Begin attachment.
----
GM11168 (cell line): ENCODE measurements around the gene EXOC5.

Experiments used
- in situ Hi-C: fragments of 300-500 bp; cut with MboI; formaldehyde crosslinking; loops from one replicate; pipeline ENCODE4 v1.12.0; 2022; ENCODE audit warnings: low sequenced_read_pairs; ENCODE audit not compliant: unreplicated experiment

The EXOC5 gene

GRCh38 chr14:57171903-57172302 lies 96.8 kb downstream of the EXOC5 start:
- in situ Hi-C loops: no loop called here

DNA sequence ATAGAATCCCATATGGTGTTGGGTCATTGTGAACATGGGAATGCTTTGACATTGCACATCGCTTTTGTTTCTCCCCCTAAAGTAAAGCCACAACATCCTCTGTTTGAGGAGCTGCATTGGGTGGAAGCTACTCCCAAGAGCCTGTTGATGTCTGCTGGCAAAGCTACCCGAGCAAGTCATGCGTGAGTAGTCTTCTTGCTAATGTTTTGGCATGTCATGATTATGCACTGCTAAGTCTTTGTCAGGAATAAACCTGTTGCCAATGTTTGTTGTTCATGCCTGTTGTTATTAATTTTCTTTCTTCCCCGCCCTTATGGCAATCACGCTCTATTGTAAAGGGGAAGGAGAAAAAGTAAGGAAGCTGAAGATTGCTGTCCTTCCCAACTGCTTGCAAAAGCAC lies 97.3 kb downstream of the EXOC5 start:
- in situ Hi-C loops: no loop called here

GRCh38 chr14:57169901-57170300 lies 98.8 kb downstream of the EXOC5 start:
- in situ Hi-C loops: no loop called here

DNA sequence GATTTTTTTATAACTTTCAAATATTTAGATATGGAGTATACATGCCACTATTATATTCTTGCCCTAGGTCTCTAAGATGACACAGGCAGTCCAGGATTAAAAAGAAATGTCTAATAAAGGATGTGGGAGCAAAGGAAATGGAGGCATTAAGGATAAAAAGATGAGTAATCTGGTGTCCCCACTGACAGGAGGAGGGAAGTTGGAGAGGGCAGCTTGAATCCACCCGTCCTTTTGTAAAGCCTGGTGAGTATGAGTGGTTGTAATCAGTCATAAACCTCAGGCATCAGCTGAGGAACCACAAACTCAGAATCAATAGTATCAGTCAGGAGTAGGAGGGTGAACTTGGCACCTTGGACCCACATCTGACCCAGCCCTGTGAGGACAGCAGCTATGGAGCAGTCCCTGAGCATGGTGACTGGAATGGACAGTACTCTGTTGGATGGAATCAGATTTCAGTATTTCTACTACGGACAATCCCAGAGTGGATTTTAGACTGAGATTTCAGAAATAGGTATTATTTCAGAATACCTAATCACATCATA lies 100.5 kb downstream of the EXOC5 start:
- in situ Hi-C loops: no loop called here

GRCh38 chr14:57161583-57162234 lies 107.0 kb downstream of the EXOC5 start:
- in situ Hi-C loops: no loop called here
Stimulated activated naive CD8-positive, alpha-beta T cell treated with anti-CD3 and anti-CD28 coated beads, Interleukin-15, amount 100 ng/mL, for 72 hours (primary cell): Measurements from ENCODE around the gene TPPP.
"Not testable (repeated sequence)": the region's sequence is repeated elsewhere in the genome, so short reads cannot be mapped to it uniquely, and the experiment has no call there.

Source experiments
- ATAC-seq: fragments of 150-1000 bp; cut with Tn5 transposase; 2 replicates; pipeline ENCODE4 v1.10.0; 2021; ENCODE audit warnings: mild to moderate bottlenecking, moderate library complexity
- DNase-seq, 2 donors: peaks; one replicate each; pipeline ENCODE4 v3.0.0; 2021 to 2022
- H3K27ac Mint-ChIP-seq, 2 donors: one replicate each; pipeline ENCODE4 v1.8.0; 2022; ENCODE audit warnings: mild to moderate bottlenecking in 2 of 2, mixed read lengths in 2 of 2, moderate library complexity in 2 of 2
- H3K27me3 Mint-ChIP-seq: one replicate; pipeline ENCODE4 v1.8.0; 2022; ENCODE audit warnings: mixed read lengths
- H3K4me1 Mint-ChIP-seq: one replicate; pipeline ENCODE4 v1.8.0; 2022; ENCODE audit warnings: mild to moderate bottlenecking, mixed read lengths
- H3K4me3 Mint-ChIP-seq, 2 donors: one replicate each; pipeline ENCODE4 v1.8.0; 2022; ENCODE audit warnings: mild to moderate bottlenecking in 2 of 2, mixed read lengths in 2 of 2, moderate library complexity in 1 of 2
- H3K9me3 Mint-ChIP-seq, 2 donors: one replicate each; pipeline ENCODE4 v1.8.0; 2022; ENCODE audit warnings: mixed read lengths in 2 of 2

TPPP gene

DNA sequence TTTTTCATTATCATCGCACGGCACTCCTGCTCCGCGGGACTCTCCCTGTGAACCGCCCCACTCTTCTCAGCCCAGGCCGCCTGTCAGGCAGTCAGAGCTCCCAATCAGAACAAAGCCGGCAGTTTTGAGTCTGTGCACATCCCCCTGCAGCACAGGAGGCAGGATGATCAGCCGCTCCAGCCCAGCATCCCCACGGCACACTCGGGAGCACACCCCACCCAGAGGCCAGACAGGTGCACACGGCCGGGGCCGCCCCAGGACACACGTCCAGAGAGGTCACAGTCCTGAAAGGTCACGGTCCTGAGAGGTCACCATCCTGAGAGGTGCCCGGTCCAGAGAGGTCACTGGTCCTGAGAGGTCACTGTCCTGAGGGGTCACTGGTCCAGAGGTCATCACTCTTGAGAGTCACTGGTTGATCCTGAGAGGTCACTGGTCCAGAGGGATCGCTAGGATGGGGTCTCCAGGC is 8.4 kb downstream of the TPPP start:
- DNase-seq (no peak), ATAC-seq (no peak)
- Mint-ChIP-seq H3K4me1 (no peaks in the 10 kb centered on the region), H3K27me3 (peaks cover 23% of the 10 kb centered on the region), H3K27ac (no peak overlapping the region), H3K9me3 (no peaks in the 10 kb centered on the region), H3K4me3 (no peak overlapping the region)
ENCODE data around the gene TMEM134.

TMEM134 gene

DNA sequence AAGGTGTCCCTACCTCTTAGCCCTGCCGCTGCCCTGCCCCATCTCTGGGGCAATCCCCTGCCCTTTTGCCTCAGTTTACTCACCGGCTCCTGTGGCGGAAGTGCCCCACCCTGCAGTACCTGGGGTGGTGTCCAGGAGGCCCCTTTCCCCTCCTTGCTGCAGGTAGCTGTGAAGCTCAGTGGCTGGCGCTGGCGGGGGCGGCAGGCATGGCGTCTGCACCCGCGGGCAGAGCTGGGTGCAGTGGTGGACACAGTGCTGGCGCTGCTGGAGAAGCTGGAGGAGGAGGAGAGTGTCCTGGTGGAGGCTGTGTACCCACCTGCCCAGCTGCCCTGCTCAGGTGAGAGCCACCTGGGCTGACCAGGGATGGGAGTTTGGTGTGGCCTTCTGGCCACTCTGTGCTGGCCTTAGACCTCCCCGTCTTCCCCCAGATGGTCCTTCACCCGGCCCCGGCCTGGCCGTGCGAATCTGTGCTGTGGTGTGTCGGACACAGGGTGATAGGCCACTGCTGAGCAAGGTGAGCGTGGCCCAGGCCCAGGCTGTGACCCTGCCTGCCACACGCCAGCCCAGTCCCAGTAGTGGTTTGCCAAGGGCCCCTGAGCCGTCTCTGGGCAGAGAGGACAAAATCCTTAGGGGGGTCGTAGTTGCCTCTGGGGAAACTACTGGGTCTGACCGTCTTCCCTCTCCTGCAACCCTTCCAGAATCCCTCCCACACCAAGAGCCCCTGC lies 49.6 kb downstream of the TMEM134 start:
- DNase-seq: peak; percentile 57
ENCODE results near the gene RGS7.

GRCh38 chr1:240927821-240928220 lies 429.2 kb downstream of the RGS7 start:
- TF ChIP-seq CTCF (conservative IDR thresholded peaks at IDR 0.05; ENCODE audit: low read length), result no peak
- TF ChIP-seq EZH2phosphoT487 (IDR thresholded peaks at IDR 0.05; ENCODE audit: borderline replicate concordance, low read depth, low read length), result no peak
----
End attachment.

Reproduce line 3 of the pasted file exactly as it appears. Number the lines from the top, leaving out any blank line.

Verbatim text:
- in situ Hi-C: fragments of 300-500 bp; cut with MboI; formaldehyde crosslinking; loops from one replicate; pipeline ENCODE4 v1.12.0; 2022; ENCODE audit warnings: low sequenced_read_pairs; ENCODE audit not compliant: unreplicated experiment